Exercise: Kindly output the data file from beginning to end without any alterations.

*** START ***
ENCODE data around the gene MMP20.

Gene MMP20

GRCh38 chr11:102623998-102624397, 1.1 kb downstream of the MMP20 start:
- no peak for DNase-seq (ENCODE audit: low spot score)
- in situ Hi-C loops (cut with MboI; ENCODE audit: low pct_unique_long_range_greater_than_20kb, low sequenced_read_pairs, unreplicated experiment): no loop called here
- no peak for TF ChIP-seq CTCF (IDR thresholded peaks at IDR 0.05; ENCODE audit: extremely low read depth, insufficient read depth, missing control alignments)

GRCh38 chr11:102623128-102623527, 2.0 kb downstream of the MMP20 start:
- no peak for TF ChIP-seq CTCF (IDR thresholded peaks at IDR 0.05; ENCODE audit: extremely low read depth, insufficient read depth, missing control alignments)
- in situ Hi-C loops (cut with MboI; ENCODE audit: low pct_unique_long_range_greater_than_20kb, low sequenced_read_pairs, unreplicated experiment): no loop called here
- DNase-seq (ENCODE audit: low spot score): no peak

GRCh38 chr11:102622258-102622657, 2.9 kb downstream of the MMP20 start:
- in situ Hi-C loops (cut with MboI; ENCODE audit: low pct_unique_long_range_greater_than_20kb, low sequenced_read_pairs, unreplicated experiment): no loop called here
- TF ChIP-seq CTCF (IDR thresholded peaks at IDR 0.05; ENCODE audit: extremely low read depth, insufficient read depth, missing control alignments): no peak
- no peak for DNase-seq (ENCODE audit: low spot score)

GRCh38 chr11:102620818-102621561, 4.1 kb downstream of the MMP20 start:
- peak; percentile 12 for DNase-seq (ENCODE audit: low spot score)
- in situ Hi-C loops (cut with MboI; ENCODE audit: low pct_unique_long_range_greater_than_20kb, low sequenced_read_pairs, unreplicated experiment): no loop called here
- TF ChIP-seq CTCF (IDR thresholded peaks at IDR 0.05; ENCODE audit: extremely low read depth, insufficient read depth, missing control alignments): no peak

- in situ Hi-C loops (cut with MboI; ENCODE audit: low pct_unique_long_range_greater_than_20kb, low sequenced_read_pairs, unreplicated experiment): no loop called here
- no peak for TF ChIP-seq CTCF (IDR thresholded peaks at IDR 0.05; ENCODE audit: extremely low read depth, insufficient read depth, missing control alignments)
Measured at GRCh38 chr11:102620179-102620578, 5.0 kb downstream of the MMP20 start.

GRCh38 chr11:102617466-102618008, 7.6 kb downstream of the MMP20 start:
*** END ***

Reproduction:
ENCODE data around the gene MMP20.

Gene MMP20

GRCh38 chr11:102623998-102624397, 1.1 kb downstream of the MMP20 start:
- no peak for DNase-seq (ENCODE audit: low spot score)
- in situ Hi-C loops (cut with MboI; ENCODE audit: low pct_unique_long_range_greater_than_20kb, low sequenced_read_pairs, unreplicated experiment): no loop called here
- no peak for TF ChIP-seq CTCF (IDR thresholded peaks at IDR 0.05; ENCODE audit: extremely low read depth, insufficient read depth, missing control alignments)

GRCh38 chr11:102623128-102623527, 2.0 kb downstream of the MMP20 start:
- no peak for TF ChIP-seq CTCF (IDR thresholded peaks at IDR 0.05; ENCODE audit: extremely low read depth, insufficient read depth, missing control alignments)
- in situ Hi-C loops (cut with MboI; ENCODE audit: low pct_unique_long_range_greater_than_20kb, low sequenced_read_pairs, unreplicated experiment): no loop called here
- DNase-seq (ENCODE audit: low spot score): no peak

GRCh38 chr11:102622258-102622657, 2.9 kb downstream of the MMP20 start:
- in situ Hi-C loops (cut with MboI; ENCODE audit: low pct_unique_long_range_greater_than_20kb, low sequenced_read_pairs, unreplicated experiment): no loop called here
- TF ChIP-seq CTCF (IDR thresholded peaks at IDR 0.05; ENCODE audit: extremely low read depth, insufficient read depth, missing control alignments): no peak
- no peak for DNase-seq (ENCODE audit: low spot score)

GRCh38 chr11:102620818-102621561, 4.1 kb downstream of the MMP20 start:
- peak; percentile 12 for DNase-seq (ENCODE audit: low spot score)
- in situ Hi-C loops (cut with MboI; ENCODE audit: low pct_unique_long_range_greater_than_20kb, low sequenced_read_pairs, unreplicated experiment): no loop called here
- TF ChIP-seq CTCF (IDR thresholded peaks at IDR 0.05; ENCODE audit: extremely low read depth, insufficient read depth, missing control alignments): no peak

- in situ Hi-C loops (cut with MboI; ENCODE audit: low pct_unique_long_range_greater_than_20kb, low sequenced_read_pairs, unreplicated experiment): no loop called here
- no peak for TF ChIP-seq CTCF (IDR thresholded peaks at IDR 0.05; ENCODE audit: extremely low read depth, insufficient read depth, missing control alignments)
Measured at GRCh38 chr11:102620179-102620578, 5.0 kb downstream of the MMP20 start.

GRCh38 chr11:102617466-102618008, 7.6 kb downstream of the MMP20 start: